Lock In Lifetime Gift & Estate Tax Exemption

The year 2020 has been full of uncertainty. The area of taxation is no exception.

Under current law, the lifetime exemption for gift, estate, and generation-skipping tax is $11,580,000 per person. The exemption is adjusted annually for inflation but is set to expire at the end of 2025. For years after 2025, the exemption returns to $5 million with inflation adjustments in future years (estimated to be approximately $6.5 million in 2026). President-elect Biden’s tax proposal calls for a reduction in the exemption amount, as well as other changes to estate tax laws. At this point, it is simply a proposal. There is nothing certain about if, or when, changes may occur – except we do know the current levels expire at the end of 2025.

If you are concerned about possible reductions in the lifetime gift and estate exemption or want to take full advantage of the current level of exemption, you might consider a gifting strategy before year-end.

When the exclusion amount was increased under the Tax Cuts and Jobs Act (TCJA) of 2017, one of the most pressing concerns was the consequence of making large lifetime gifts under the increased exclusion amount with death occurring after the exclusion reverted to the lower levels in 2026. This concern has commonly been referred to as the “clawback” question. The IRS has now provided guidance regarding this concern.

The final regulations make it clear there is no clawback. The anti-clawback rules ensure that when a lifetime gift is made using the increased exclusion amount, and then one dies after the increased exclusion sunsets in 2025, the decedent’s estate will not claw back the excess. Under current law, making a lifetime gift utilizing the increased exclusion limit will lock in the benefit of the higher exemption.

What about using up a partial exclusion amount?

If gifts during life are less than the exclusion in effect at death, there is no benefit from the increased exclusion amount. For example, if a donor makes a gift in 2020 of $5 million and dies after 2025 when the exclusion has reverted to $5 million (adjusted for inflation) the exclusion has been used. There is not a carryover of the unused portion from the year 2020 to future years. If that gift was more than the exclusion available at death, there would be a partial benefit. For example, if an individual makes a gift of $7 million in 2020 and dies after 2025 when the exclusion has reverted to $5 million (adjusted for inflation) the donor receives the benefit of the full exclusion of $7 million, but not the full $11.58 million (adjusted for inflation).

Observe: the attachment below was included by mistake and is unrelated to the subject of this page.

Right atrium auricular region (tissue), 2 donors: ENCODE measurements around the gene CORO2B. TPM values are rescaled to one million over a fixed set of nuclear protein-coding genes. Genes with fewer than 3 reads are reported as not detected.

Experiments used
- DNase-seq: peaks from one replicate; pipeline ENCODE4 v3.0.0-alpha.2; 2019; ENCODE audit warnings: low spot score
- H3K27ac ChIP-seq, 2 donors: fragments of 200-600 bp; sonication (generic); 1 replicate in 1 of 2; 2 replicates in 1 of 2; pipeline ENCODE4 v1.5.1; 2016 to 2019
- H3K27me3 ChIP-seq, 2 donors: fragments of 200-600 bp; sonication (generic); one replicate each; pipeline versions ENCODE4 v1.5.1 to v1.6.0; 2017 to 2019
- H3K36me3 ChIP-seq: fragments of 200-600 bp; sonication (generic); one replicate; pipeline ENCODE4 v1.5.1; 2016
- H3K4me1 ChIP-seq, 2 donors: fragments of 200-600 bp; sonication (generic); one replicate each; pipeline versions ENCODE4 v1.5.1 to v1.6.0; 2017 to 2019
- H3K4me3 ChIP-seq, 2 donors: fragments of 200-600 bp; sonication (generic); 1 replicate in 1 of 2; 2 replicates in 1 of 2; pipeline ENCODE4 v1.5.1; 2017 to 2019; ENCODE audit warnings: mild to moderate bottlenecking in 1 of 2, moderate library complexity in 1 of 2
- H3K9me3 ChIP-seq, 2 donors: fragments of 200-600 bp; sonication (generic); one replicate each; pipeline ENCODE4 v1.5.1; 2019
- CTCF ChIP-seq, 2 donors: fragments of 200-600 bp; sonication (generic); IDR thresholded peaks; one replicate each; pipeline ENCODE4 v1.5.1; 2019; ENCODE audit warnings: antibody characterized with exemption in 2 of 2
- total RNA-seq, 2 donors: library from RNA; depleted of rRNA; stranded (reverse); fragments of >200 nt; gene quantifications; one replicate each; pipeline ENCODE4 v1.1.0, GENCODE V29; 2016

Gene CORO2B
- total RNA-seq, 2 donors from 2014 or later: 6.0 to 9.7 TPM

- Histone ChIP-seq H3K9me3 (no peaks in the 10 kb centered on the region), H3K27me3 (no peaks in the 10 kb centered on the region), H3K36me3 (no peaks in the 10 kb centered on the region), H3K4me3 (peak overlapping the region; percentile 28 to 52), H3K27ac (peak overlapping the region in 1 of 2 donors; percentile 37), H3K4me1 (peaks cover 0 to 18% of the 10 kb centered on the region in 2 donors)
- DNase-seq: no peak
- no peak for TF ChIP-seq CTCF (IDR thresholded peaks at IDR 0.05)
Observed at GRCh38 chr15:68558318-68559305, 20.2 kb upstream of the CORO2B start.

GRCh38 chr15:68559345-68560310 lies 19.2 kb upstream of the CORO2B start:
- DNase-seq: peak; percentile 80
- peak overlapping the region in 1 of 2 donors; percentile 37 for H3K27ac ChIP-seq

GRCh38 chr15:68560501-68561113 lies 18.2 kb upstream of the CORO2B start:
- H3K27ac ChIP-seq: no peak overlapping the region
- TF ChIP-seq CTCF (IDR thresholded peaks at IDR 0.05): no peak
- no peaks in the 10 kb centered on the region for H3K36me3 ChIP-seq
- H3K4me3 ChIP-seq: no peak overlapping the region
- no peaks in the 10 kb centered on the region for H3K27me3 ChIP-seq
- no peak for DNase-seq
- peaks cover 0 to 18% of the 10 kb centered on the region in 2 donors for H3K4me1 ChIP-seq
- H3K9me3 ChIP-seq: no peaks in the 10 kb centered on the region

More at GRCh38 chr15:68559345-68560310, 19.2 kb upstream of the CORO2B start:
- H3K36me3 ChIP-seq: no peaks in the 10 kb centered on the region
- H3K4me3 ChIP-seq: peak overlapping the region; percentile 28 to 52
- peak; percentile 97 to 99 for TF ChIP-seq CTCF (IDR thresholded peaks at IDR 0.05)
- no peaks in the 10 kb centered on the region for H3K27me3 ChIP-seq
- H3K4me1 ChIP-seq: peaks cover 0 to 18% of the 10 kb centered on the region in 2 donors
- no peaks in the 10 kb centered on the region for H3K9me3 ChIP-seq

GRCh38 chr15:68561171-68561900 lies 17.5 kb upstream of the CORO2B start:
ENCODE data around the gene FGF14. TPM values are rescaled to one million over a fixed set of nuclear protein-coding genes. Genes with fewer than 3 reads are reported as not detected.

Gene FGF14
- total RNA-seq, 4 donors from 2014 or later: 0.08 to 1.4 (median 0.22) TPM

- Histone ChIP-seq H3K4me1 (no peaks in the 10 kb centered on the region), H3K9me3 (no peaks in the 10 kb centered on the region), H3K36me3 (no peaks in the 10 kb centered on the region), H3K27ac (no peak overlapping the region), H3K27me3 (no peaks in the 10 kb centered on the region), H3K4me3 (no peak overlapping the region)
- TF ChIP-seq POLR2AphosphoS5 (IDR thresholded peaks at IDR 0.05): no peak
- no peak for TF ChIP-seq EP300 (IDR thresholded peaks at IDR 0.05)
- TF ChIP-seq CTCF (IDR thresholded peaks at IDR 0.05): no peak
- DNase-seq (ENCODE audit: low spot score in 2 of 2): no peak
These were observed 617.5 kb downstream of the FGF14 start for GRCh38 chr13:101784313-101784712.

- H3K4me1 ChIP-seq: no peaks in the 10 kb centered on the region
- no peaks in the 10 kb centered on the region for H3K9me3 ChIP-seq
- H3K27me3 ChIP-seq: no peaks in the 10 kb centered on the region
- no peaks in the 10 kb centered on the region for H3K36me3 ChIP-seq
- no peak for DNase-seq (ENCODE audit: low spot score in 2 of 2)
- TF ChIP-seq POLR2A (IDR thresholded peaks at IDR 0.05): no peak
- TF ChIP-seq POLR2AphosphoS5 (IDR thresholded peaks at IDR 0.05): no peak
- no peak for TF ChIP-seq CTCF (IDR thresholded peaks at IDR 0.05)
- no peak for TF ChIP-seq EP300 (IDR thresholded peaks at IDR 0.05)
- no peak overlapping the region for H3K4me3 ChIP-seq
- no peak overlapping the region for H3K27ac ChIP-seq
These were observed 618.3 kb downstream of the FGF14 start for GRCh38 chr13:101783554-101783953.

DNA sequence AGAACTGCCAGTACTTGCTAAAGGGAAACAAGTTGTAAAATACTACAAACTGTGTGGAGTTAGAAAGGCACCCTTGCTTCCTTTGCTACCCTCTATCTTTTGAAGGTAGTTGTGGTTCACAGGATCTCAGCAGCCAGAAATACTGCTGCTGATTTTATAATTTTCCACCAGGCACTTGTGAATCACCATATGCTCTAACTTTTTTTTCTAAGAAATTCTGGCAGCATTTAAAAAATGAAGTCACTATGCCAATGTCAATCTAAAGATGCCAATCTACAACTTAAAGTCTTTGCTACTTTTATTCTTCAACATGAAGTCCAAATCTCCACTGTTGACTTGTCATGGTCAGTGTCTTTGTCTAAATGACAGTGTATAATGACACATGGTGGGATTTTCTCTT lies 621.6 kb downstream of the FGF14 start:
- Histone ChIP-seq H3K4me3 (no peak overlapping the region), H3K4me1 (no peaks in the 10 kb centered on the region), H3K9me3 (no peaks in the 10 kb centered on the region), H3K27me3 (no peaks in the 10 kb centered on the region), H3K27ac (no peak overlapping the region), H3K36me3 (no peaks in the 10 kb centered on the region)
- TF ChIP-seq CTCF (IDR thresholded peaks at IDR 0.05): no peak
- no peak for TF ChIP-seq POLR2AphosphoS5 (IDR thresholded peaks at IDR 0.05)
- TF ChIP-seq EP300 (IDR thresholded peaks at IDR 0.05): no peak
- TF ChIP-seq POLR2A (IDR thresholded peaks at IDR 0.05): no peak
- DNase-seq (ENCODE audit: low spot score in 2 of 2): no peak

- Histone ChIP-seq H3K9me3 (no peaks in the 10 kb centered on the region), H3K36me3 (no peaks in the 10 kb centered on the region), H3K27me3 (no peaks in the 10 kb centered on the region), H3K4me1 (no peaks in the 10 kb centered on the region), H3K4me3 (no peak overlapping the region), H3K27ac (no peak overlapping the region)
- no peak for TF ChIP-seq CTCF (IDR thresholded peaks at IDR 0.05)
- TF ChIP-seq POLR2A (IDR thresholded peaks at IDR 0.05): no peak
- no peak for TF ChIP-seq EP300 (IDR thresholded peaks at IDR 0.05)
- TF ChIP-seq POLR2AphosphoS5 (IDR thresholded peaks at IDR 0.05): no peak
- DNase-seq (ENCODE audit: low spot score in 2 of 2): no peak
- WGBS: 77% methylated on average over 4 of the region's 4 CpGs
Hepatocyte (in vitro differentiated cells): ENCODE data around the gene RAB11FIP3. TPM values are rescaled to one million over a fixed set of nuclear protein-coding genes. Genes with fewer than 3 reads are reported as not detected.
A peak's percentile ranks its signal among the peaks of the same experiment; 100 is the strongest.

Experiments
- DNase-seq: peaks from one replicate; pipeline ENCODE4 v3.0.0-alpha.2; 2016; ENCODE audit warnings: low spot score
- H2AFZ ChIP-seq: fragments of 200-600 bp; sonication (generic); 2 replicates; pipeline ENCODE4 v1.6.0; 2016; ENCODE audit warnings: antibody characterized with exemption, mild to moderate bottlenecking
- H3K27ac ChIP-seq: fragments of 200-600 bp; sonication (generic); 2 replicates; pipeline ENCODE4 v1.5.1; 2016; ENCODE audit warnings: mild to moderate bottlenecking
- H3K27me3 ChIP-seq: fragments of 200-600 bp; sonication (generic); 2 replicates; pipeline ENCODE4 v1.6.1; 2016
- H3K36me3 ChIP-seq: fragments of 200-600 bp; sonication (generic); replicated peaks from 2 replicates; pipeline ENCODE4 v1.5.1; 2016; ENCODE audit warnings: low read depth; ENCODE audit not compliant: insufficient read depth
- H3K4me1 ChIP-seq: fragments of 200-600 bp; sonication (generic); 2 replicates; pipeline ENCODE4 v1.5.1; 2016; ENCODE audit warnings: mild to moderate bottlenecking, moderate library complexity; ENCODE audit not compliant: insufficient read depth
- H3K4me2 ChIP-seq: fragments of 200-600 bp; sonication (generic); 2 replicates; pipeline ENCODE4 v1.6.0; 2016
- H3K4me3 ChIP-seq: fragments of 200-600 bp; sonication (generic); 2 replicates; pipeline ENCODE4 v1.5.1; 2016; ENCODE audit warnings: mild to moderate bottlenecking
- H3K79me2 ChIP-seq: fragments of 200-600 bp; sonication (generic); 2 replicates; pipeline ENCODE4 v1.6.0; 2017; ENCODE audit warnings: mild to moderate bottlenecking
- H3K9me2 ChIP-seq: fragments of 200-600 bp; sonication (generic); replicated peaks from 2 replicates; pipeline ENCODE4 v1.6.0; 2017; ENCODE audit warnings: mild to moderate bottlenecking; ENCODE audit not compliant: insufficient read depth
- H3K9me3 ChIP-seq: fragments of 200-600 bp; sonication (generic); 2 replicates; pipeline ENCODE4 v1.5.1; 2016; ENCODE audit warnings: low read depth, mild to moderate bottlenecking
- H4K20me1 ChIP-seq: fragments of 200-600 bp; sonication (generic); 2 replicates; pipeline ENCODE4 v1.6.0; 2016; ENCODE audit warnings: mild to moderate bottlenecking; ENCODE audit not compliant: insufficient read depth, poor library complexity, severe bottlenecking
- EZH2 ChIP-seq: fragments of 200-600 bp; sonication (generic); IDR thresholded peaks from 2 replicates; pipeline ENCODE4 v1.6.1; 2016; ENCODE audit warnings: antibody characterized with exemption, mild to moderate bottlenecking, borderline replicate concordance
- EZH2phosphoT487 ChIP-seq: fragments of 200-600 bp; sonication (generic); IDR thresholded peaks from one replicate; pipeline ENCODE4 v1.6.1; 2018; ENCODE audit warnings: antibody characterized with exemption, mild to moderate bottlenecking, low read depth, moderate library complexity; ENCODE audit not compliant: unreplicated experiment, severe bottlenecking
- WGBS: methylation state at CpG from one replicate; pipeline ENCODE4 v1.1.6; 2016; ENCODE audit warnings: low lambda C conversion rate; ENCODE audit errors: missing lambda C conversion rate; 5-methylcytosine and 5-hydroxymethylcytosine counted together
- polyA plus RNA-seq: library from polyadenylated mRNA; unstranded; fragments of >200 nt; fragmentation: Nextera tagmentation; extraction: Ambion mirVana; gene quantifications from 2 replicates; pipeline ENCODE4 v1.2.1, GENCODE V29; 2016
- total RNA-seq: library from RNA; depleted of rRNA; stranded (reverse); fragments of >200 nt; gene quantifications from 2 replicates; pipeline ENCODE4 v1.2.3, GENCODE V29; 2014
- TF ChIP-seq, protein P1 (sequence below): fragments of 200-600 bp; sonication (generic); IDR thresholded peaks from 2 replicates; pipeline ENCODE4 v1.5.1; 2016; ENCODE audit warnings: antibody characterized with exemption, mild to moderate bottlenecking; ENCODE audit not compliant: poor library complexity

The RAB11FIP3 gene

The increased exclusion amount is a “use it or lose it” benefit, and is available to a decedent who survives the increased exclusion period only to the extent the decedent used it by making a lifetime gift. There is one exception, and the exception involves married couples. If one spouse dies before 2026 and the surviving spouse elects to preserve the deceased spouse’s unused exclusion, the preserved exclusion may be used by the surviving spouse’s estate, along with the survivor’s available exclusion.

The type of assets gifted should be considered when weighing this decision. Under current law, appreciated capital assets transferred at death receive a step-up in basis to fair market value at date of death. Whereas, appreciated assets transferred by gift during life retain the original basis in the hands of the donor when transferred to the donee (carryover basis).

If you are considering gifting interests in family limited partnerships or closely-held businesses you may need a valuation report to document the value of the interest being transferred. You are required to attach a valuation meeting certain guidelines if any discounts are claimed for minority interests or limited marketability. We have a team of individuals who can provide this documentation. Contact us if you’d like to learn more.

There are many factors to consider when deciding whether or not to make gifts. If your family has significant wealth to transfer to the next generation, you might consider making gifts while the lifetime exclusion amount is higher. The 2025 sunset under current law may seem far off, but planning now could result in significant wealth transfer tax savings.

As we said at the beginning, tax laws change and there is no guarantee the higher exemption amount will remain in place through 2025. It is important to consult with your advisors to determine the best approach for your situation.

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